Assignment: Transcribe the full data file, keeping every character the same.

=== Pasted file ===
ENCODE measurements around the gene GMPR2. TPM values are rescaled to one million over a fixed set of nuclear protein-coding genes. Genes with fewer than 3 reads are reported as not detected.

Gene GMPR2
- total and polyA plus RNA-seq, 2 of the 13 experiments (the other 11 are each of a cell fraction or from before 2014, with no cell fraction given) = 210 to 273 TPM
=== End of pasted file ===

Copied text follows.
ENCODE measurements around the gene GMPR2. TPM values are rescaled to one million over a fixed set of nuclear protein-coding genes. Genes with fewer than 3 reads are reported as not detected.

Gene GMPR2
- total and polyA plus RNA-seq, 2 of the 13 experiments (the other 11 are each of a cell fraction or from before 2014, with no cell fraction given) = 210 to 273 TPM